After a lot of promise and discussion, local trio Secret Arms has finally delivered on their intended fanfare with New Colonies, a fully realized ten track album that can now be yours for, well, whatever price you deem it worth.
Of course, the whole point of a cute flea market ploy of this nature is to mitigate you into truly evaluating the work. We recommend the following rule of thumb: a) amount of tracks, b) length of tracks, and finally c) what percentage of the tracks got you bopping along?
That aside, the album is a fine example of taking one's time and composing interesting arrangements that bear the trademark sound they try to achieve, which would be under the whole post-punk/screamo banner, but such a way of reading into this is fallacious as there are far more desirable genres blended into the mix. For example, towards the back nine of "Damaged Goods" the band gets downright operatic during a nice build-up that is refreshing and intelligent.
With the average song mark at slightly above the four minute mark, Secret Arms has plenty of room to explore their sound and are successful by not ever falling within the boring traps that may occur when bands try to overachieve. "Sink and Strangle" opens the album up firmly displaying the aforementioned screamo/post-punk stuff but once it opens into the first third, that tag does indeed take a backseat.
Let's look at the middle song, "World in Wireframe." While it should offer a brief respite before closing strong, the song runs through the motions of the front and back of the album in true catalyst form. The guitars of Louis Salgar are reminiscent of the Promise Ring if the Promise Ring did massive amounts of cocaine and writhed naked on a mattress of broken glass and nails. There are instances of straight up power violence blast beats and quiet moments of pure rhythm in which bassist Tyler Bronis (formerly of Run Like Hell) and drummer Mike Rodriguez are seemingly caught in a K-hole of alternative rock and roll. There's even lyrical content that has mimicked my life: "Freedoms forged and occupied with whores..."
"Holy War" reminded me of Jihad live and that era in the late '90s when this kind of music was forging its identity out of the morass of hardcore, punk, emo, crossover and power violence. Call it screamo or post-whatever, it rocks, and knows it holds power; so when the band offers it to you at your discretion, do not be a freaking dick about it and cough up some bucks. This album was recorded by Ryan Haft and engineered by Jonathan Nuñez so keep that in mind when you work the aforementioned formula out.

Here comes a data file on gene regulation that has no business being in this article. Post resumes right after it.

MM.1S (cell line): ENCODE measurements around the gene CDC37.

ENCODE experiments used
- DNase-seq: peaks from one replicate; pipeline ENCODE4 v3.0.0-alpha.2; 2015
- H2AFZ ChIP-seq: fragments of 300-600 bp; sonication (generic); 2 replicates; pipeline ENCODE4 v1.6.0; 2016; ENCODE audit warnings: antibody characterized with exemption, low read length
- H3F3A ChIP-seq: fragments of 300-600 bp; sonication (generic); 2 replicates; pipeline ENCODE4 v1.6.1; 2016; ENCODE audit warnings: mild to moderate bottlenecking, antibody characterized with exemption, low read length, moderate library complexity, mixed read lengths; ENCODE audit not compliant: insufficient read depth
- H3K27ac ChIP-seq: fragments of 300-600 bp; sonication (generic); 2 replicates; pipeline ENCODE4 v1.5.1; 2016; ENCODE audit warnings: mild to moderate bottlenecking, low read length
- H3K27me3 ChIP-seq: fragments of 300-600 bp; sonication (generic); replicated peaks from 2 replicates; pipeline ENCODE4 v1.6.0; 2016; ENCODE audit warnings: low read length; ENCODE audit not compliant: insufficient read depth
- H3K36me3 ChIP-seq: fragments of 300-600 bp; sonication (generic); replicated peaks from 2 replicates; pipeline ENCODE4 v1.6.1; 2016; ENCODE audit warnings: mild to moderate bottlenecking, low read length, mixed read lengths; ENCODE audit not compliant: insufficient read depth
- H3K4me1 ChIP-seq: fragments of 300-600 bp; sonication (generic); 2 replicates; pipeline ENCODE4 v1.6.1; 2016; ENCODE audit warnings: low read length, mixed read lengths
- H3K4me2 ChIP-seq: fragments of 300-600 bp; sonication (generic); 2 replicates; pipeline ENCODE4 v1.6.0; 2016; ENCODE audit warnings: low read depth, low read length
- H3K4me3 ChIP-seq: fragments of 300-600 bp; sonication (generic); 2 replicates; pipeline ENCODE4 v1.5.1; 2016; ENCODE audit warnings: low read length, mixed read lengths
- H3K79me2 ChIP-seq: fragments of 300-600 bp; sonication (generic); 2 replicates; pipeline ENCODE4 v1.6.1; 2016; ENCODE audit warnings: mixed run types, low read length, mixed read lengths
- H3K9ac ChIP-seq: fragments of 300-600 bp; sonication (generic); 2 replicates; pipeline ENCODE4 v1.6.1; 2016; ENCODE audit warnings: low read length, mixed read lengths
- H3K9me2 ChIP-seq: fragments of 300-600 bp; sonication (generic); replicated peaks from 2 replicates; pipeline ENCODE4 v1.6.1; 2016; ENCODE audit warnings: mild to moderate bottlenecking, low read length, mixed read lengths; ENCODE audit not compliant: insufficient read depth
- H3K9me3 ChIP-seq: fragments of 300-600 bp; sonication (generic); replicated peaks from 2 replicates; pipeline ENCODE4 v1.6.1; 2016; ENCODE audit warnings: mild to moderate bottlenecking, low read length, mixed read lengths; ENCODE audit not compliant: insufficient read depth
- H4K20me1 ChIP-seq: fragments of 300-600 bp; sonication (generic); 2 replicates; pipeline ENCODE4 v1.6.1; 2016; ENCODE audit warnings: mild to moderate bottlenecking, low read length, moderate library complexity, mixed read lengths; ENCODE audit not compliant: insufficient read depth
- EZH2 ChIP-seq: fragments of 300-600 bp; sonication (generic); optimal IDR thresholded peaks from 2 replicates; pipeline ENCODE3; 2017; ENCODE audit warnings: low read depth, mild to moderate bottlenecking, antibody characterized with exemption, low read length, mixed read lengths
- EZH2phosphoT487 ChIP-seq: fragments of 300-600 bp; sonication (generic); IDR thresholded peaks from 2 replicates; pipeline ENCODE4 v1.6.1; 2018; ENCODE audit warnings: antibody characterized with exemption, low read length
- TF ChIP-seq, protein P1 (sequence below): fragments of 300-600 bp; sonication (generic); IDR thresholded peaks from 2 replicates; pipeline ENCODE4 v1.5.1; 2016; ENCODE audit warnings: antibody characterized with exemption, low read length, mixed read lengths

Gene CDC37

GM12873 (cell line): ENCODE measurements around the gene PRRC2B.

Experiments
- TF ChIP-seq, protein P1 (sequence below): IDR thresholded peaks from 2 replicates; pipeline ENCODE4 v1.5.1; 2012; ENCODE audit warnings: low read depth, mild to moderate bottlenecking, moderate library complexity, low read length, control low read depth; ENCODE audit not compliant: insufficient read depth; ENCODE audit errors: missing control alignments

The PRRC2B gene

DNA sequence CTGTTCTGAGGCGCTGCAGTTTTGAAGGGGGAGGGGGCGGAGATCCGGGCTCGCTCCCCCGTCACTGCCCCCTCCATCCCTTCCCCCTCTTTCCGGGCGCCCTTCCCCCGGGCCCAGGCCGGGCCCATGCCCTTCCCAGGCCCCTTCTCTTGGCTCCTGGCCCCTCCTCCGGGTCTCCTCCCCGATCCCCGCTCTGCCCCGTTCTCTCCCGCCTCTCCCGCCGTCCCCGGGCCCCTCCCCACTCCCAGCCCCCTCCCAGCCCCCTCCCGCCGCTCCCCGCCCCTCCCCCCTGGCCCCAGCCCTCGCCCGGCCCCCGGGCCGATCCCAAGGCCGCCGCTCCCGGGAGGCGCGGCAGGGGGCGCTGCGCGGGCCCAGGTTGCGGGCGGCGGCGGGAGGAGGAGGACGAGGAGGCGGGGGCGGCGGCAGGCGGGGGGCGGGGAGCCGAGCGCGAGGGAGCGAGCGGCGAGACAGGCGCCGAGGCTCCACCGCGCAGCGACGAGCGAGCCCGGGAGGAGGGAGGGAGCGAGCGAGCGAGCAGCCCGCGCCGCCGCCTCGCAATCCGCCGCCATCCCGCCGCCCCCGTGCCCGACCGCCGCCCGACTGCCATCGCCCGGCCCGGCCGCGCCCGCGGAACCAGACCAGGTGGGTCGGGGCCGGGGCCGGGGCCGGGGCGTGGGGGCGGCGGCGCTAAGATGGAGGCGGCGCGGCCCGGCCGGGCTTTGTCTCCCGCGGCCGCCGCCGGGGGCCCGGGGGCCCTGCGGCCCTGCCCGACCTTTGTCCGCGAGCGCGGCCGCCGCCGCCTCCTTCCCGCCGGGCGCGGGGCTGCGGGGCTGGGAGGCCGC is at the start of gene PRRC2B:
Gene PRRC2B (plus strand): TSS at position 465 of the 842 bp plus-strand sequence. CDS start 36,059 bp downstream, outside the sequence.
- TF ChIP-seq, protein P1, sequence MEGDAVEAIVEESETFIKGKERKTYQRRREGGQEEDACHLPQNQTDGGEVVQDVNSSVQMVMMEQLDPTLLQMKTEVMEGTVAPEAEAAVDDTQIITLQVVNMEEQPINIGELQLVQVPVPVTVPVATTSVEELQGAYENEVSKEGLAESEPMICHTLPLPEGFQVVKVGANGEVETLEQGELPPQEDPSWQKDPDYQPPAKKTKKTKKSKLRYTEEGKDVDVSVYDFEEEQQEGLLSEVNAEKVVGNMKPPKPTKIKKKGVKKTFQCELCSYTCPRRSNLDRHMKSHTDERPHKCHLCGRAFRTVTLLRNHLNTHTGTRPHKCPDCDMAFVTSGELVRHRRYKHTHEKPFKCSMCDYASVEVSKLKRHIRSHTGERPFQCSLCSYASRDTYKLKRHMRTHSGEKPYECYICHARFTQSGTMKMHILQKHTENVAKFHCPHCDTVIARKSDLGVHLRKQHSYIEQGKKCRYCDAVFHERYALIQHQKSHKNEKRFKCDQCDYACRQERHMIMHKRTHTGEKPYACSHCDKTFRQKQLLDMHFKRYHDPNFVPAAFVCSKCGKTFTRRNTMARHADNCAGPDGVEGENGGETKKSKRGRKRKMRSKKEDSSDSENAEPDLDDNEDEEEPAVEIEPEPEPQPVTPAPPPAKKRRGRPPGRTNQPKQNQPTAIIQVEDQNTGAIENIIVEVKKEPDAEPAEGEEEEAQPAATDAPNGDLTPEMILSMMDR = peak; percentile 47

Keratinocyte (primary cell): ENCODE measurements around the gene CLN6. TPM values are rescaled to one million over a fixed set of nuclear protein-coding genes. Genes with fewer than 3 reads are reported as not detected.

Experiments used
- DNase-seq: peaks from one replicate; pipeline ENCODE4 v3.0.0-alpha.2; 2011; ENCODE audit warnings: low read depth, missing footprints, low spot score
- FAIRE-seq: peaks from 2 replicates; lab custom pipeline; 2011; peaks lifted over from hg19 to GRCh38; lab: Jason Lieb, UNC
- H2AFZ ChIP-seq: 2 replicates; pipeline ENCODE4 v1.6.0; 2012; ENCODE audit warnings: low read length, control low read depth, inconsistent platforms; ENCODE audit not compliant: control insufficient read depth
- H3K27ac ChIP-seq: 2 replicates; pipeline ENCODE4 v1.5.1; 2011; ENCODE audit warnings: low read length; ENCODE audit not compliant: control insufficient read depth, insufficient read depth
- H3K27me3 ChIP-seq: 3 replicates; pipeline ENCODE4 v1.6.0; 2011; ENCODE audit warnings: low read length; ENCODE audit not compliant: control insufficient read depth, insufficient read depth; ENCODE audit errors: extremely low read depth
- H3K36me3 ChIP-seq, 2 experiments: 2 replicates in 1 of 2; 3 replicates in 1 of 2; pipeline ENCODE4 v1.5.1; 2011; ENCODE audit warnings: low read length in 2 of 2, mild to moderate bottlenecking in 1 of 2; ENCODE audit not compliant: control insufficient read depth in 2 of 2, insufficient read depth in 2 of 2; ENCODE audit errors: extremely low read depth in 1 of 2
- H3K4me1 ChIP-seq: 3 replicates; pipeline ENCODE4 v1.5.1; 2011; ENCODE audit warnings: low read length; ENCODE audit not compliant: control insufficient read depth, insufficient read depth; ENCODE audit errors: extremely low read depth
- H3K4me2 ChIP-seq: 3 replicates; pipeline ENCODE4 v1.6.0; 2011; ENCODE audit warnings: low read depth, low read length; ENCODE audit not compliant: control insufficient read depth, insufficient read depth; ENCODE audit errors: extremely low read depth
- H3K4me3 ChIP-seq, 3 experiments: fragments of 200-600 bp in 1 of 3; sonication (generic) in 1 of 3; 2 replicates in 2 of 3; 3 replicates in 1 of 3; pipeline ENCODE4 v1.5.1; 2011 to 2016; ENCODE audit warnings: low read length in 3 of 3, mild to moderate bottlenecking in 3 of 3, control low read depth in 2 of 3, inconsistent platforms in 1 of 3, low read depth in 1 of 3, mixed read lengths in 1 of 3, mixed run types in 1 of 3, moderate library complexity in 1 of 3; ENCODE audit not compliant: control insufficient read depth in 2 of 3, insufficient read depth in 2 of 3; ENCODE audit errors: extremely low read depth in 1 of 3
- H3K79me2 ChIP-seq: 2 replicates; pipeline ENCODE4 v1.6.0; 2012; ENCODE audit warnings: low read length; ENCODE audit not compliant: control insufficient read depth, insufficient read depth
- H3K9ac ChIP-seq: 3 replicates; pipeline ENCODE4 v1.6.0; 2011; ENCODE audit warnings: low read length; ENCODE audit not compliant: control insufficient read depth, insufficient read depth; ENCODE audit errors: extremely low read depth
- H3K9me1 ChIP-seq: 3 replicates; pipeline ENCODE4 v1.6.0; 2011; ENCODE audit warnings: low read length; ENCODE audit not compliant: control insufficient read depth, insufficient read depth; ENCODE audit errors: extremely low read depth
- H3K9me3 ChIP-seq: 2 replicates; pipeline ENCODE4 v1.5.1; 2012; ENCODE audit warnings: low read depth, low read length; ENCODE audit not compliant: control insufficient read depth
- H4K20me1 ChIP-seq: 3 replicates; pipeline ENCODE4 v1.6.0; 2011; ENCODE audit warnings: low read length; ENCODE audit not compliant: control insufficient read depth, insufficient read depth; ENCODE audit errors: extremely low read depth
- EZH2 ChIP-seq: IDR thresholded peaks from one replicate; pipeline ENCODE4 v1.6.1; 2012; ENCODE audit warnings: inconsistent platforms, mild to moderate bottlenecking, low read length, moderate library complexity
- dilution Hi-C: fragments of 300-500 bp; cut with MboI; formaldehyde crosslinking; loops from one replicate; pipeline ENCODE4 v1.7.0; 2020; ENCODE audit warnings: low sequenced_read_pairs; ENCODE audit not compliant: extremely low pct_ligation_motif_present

But here's the real kicker, after all is said and done, the true story behind this album is best summed up by Bronis: "We started recording this in June of 2011, got through almost the entire record by September, which was originally nine songs, and all we had left to do was vocals. So Ryan Haft and I were out one night for the opening of Mamushkas and he'd taken the hard drive to his other studio to grab some files and had left it in the car while we were inside. At about five a.m. when the night was done, we walk back to the car to find it broken into and the only thing missing is the hard drive!"
We bring this up, because sometimes we as consumers think we're getting the better deal in situations like this, when bands put their music up digitally for a donation. The lesson here is, don't be a dick, and pay somewhere around what you'd pay for a similar length album. Undeterred by the setback of having to basically rerecord the album, Secret Arms looks forward to a productive 2013 with your help.
"I (Bronis) just moved to San Francisco and the other dudes are still in South Florida, so we're trying to relay ideas back and forth via the internet. We have a handful of new songs as well, so we're planning on throwing those onto a few splits or an EP. We're also trying to plan a tour this summer when we hopefully get New Colonies pressed on vinyl."
Get some good karmic points and help these local cats out by clicking below and be righteous with your self-pricing!
Purchase the album here.